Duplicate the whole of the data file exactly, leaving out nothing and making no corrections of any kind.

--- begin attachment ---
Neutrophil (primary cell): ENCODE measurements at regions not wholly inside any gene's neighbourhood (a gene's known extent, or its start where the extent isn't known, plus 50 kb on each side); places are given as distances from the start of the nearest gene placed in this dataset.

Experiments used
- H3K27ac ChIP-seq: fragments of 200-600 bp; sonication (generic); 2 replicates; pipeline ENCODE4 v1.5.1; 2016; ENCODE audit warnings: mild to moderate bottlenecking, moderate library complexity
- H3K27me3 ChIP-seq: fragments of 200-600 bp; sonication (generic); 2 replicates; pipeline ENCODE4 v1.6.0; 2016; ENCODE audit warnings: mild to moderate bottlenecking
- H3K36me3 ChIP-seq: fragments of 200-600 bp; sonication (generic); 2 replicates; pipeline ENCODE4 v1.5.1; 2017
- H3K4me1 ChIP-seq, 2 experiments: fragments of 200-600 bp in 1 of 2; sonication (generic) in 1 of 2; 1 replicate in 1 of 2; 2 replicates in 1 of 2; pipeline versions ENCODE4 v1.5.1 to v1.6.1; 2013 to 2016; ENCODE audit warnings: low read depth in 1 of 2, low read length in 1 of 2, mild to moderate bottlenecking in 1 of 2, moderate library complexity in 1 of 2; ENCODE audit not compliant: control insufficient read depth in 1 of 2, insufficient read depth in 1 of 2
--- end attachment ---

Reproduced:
Neutrophil (primary cell): ENCODE measurements at regions not wholly inside any gene's neighbourhood (a gene's known extent, or its start where the extent isn't known, plus 50 kb on each side); places are given as distances from the start of the nearest gene placed in this dataset.

Experiments used
- H3K27ac ChIP-seq: fragments of 200-600 bp; sonication (generic); 2 replicates; pipeline ENCODE4 v1.5.1; 2016; ENCODE audit warnings: mild to moderate bottlenecking, moderate library complexity
- H3K27me3 ChIP-seq: fragments of 200-600 bp; sonication (generic); 2 replicates; pipeline ENCODE4 v1.6.0; 2016; ENCODE audit warnings: mild to moderate bottlenecking
- H3K36me3 ChIP-seq: fragments of 200-600 bp; sonication (generic); 2 replicates; pipeline ENCODE4 v1.5.1; 2017
- H3K4me1 ChIP-seq, 2 experiments: fragments of 200-600 bp in 1 of 2; sonication (generic) in 1 of 2; 1 replicate in 1 of 2; 2 replicates in 1 of 2; pipeline versions ENCODE4 v1.5.1 to v1.6.1; 2013 to 2016; ENCODE audit warnings: low read depth in 1 of 2, low read length in 1 of 2, mild to moderate bottlenecking in 1 of 2, moderate library complexity in 1 of 2; ENCODE audit not compliant: control insufficient read depth in 1 of 2, insufficient read depth in 1 of 2